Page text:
He describes these alluvial diamond deposits as fiercely guarded fiefdoms where there is no regard for environmental issues or the value of human life. “As far as they are concerned, a diamond is a diamond and business is business,” he says.

This melange of diamond buying “opportunities” cannot help but affect Angola’s legal diamond-buying system. BBC reporter Lara Pawson, who has visited border areas, suggests as much in her BBC Focus on Africa magazine article titled “Rich Pickings in Angola” (October-December 2000). She writes that Ascorp employees freely admit they buy diamonds from garimpeiros who mine for UNITA. This means production deemed as official and supposedly untainted nonetheless contains conflict diamonds, sales of which continue to arm UNITA rebels.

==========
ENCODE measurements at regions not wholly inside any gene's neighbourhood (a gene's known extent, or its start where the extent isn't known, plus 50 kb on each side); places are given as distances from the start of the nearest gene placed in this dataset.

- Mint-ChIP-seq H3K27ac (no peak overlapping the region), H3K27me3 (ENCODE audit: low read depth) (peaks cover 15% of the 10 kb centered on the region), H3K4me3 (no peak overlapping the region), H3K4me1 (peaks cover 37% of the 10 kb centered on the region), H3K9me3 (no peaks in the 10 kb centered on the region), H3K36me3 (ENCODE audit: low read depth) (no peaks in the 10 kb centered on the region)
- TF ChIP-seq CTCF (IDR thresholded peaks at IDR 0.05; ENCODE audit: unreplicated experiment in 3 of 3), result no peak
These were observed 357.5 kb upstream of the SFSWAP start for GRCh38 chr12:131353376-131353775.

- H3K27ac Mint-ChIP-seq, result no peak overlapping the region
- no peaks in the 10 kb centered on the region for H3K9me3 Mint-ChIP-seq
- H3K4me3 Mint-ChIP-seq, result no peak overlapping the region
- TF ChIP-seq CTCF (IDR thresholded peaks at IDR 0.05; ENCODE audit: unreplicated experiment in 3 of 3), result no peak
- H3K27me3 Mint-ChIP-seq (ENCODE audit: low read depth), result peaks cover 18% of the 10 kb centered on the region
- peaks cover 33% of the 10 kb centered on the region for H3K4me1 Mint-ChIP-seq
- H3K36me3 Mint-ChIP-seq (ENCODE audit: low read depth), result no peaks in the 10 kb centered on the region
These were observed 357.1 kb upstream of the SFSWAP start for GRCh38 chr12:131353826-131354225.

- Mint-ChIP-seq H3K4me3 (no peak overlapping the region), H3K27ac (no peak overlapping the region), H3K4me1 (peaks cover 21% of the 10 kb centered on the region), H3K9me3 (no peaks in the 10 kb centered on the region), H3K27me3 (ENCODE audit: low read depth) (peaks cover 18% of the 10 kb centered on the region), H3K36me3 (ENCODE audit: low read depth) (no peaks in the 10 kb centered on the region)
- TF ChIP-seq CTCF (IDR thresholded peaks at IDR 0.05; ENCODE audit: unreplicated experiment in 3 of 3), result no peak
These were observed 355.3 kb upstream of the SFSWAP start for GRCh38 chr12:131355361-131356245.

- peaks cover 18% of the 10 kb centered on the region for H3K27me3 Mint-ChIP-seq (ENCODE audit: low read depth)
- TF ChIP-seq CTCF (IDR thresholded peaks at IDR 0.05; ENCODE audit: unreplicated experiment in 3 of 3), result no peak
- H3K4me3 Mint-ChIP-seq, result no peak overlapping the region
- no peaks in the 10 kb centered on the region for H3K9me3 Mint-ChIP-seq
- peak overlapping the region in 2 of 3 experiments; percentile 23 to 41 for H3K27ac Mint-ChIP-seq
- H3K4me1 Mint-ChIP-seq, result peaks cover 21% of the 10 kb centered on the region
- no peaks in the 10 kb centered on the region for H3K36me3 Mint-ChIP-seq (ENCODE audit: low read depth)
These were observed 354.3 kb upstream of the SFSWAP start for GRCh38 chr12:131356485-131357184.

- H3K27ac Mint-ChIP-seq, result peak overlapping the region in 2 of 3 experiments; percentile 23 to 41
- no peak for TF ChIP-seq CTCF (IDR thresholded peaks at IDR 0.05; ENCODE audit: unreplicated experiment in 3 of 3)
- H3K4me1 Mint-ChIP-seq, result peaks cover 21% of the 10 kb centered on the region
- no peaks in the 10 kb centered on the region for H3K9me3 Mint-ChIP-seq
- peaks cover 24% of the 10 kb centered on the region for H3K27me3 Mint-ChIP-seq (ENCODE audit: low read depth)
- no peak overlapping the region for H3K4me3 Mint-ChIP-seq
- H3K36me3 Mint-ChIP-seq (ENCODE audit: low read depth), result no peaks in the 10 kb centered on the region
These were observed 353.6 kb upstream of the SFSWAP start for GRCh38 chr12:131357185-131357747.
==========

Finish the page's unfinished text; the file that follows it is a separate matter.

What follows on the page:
Separately, hundreds of thousands of tainted carats each year meander across borders clandestinely and find their way into the market through other southern African nations, including Rwanda, Uganda and Burkino Faso, according to an October 2000 United Nations report.

That a product as pure as a diamond should fit into as bleak a picture as Angola seems perverse – and it is for most of Angola’s citizens. Despite efforts by foreign politicians, the United Nations, human rights organizations, De Beers and the world’s most influential diamond associations, illegal diamonds continue to flow out of Angola daily, providing no benefit to average Angolans. UNITA brags that its control of diamond areas has not been diminished greatly in spite of government assertions to the contrary.